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March 31st 403(b) Plan Amendment Deadline

In recent weeks, you likely have been receiving information regarding an upcoming amendment deadline for your 403(b) Plan. The following paragraphs provide some additional information regarding this amendment deadline and some options to consider.

1. Plan Document Requirement. In 2007, the Internal Revenue Service ("IRS") issued regulations that required an employer sponsoring a 403(b) plan to adopt a plan document that sets forth the terms and conditions of that plan. The deadline for adopting the plan document was December 31, 2009.

Since that time, the IRS has continued to issue guidance identifying specific items that a 403(b) plan document must address. In 2017, the IRS stated that, by March 31, 2020, an employer must amend its 403(b) plan document as needed to include all provisions required by this guidance. This March 31st deadline is sometimes referred to as the end of the "remedial amendment period." If an employer does not timely amend its 403(b) plan as required, the plan will lose its favorable tax status under Internal Revenue Code section 403(b).

2. Action Steps. If you sponsor a 403(b) plan and you have not yet updated your plan as required, you should review your plan document as soon as possible to see what, if any, changes are needed. It is very possible that you will need to update your 403(b) plan document. If you do need to update your plan, you may have the option of using a pre-approved plan document or an individually designed plan document.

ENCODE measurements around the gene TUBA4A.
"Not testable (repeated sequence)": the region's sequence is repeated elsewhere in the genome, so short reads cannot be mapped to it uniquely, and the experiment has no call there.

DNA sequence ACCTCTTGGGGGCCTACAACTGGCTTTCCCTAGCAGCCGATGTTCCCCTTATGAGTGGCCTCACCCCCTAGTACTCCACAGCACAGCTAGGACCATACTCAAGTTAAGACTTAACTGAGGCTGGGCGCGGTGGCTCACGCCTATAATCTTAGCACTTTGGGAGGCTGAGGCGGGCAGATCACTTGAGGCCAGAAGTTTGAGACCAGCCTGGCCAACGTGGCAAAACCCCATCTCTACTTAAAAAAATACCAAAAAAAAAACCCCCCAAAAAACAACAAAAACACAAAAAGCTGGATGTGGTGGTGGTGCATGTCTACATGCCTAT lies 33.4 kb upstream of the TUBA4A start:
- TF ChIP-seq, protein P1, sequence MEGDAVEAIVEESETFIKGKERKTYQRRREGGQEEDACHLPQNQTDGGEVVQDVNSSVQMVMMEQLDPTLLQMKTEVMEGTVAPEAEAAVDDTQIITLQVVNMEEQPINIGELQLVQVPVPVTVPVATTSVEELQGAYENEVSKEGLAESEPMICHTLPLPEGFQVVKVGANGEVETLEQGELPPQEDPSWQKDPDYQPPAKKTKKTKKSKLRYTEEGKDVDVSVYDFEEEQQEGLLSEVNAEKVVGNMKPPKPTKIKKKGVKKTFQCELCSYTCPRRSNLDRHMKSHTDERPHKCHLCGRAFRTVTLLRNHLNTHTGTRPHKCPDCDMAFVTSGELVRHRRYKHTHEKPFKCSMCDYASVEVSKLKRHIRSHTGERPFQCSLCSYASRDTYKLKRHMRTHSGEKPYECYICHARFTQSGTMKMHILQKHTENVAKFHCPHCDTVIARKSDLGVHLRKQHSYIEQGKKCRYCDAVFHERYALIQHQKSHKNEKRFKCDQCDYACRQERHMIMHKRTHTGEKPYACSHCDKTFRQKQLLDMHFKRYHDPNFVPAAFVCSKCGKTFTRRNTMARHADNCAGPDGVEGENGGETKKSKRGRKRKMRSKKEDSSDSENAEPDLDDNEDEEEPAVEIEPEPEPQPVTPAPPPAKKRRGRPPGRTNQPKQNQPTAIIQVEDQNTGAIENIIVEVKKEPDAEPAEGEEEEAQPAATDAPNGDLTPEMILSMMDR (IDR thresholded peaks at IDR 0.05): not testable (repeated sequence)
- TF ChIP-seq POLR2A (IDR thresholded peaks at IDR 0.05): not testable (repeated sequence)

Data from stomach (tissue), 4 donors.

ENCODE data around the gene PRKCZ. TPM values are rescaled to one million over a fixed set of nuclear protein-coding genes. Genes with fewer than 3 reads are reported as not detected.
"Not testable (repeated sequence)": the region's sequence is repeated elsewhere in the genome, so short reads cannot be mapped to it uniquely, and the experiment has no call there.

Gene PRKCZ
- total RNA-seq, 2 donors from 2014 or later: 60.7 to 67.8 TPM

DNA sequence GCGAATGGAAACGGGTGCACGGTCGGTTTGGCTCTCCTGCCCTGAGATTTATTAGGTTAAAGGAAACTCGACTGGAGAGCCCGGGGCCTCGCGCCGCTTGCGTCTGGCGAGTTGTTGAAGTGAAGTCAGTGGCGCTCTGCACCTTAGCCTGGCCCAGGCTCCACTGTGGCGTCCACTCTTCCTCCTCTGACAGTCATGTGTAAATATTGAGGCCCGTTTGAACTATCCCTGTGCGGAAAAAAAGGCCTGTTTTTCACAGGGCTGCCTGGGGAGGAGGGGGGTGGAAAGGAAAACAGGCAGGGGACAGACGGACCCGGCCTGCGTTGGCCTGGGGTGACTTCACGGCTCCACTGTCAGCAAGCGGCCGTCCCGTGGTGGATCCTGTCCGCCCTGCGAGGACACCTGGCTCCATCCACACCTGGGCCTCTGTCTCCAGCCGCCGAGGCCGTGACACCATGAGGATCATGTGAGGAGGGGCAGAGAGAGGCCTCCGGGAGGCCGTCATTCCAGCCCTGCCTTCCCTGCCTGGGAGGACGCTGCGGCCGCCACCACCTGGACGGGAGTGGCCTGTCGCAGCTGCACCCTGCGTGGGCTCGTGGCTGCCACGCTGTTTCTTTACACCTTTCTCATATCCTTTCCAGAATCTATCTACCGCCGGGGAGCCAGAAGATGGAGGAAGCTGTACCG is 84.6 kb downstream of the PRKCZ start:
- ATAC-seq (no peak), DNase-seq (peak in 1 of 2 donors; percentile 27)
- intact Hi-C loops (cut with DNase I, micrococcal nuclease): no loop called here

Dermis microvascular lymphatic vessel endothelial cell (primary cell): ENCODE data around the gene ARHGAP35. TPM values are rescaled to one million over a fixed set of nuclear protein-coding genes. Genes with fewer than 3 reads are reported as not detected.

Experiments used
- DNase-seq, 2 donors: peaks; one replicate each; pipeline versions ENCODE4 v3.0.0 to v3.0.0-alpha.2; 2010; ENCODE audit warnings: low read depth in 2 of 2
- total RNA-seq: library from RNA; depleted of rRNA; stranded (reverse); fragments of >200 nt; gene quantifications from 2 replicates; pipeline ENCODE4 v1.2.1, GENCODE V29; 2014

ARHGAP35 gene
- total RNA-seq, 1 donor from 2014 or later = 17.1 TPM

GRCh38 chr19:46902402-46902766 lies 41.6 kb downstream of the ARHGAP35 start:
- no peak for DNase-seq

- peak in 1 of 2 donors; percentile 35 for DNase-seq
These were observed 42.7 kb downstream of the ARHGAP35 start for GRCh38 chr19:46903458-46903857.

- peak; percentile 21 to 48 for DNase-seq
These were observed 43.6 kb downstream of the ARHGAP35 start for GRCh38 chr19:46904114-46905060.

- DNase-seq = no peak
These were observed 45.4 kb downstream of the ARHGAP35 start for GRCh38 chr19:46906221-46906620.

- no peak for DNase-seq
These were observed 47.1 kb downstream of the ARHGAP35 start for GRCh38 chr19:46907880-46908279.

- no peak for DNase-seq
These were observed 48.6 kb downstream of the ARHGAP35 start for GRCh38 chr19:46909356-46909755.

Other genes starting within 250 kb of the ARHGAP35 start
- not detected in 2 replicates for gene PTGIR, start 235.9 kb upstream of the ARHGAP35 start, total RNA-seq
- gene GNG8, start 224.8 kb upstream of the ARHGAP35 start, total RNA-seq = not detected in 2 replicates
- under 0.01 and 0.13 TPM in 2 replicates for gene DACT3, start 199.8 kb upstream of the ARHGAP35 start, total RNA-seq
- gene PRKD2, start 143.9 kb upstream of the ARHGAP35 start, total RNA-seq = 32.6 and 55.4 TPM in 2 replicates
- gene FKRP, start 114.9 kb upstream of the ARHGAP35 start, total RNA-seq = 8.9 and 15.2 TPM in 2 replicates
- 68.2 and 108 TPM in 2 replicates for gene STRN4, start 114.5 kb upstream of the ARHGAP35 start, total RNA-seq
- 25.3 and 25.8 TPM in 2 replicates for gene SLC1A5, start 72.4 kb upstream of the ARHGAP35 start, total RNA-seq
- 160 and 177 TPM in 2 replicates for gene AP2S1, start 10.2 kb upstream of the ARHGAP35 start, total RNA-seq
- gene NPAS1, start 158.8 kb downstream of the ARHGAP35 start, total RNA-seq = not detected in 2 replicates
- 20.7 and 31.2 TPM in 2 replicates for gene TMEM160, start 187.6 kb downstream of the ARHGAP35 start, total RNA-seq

(a) Pre-Approved Plan. The primary advantage of a pre-approved plan document (sometimes referred to as a "prototype" plan document or a "volume submitter" plan document) is that the IRS has reviewed the document and issued an advisory opinion stating that the document contains the required provisions for a 403(b) plan. Pre-approved plan documents, however, also have some disadvantages. The following are some examples.

  • A pre-approved plan generally includes an adoption agreement and a basic plan document. The adoption agreement includes various optional provisions that an employer can elect to apply to its plan. If the employer incorrectly completes the adoption agreement, it is possible the plan will not satisfy the requirements for a 403(b) plan. In many cases, the organization that provides the pre-approved document will disclaim responsibility for how the document is completed, which effectively shifts that responsibility to the employer.

  • Given that pre-approved plan documents must address a variety of potential plan designs, they can be quite long, difficult to read and understand, and include many provisions that do not apply to the employer's plan.

  • In some cases, the service provider offering the pre-approved plan document also provides investment and/or recordkeeping services. As a condition to allowing the employer to use its pre-approved document, the provider might require that the employer use those services.

  • Pre-approved plan document design options are generally limited to the options offered under the document. Therefore, an employer looking to implement a unique design feature might find that the feature is not a permitted option under the pre-approved document.

(b) Individually Designed Plan. Instead of using a pre-approved plan document to update a 403(b) plan, an employer can use an individually designed plan document. An individually designed plan is generally drafted by counsel and is tailored to the employer's specific 403(b) plan. As a result, an individually designed plan document is easier to read and follow and offers an employer the greatest flexibility in plan design. In addition, using an individually designed document does not require an employer to use any specific plan record-keeper or investments. The following are the primary disadvantages to individually designed plans.